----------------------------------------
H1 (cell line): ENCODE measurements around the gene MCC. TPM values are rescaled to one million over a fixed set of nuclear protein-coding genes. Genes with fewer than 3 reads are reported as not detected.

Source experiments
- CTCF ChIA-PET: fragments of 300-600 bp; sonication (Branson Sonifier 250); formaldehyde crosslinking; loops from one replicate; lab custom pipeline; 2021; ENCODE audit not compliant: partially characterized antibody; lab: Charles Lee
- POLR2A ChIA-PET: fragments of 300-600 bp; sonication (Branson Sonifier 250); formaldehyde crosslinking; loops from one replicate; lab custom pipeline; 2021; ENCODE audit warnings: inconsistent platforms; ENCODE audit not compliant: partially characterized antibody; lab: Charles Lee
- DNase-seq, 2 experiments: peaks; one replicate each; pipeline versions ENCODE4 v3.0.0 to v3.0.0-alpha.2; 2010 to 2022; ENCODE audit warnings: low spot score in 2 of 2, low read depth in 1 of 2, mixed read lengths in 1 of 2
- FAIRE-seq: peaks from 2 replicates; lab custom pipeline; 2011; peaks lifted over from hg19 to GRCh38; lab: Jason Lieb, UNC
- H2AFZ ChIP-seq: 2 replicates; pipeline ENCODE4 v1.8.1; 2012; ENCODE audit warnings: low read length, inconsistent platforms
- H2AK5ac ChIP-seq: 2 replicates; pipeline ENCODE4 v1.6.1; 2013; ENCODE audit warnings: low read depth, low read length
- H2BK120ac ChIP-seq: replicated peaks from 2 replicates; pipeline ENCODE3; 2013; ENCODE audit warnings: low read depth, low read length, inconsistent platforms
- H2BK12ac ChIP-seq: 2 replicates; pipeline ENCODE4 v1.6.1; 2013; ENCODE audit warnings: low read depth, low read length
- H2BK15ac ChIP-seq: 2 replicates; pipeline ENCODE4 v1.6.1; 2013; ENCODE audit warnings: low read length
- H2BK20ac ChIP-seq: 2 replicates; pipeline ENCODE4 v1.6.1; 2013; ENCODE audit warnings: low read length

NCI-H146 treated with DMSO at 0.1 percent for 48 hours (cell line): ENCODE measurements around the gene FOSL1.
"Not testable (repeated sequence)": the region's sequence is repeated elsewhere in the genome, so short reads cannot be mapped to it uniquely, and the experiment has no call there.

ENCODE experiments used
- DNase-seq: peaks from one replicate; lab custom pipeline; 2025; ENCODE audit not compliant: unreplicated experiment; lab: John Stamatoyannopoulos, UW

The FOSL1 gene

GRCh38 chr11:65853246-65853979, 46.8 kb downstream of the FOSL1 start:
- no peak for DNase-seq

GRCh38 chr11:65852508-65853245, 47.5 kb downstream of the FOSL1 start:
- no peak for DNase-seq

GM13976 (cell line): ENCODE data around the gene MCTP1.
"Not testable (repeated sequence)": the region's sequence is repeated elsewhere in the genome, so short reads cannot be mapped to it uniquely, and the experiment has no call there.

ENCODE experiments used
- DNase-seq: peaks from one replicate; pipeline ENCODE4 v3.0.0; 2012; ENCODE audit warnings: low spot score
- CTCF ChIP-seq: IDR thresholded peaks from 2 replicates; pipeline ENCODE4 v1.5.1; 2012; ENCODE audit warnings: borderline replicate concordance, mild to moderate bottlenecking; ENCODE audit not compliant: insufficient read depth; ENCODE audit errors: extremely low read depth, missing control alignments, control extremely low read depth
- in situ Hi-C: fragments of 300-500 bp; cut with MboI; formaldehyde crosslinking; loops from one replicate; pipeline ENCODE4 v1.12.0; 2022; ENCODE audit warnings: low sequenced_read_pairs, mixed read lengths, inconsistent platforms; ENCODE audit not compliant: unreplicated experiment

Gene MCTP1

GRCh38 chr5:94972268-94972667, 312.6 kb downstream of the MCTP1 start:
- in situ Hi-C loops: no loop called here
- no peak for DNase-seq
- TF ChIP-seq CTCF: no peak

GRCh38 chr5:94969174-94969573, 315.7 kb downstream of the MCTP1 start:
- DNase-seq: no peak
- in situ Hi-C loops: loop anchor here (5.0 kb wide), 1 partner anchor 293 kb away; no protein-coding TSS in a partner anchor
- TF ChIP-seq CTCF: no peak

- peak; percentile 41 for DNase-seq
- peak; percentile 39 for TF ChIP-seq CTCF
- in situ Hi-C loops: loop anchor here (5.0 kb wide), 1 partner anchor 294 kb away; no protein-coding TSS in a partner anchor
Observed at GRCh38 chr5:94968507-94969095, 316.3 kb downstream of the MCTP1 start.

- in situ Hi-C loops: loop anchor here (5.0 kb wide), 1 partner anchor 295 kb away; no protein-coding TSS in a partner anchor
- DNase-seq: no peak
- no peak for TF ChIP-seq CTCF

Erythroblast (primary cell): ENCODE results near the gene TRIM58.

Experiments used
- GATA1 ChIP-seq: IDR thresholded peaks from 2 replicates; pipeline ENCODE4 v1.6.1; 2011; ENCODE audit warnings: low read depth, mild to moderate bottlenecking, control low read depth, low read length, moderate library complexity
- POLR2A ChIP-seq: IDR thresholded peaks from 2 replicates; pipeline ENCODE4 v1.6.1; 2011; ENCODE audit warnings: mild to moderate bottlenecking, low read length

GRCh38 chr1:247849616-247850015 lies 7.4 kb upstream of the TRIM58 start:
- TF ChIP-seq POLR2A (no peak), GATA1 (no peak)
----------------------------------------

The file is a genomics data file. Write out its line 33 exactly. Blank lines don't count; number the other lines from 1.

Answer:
GRCh38 chr5:94969174-94969573, 315.7 kb downstream of the MCTP1 start: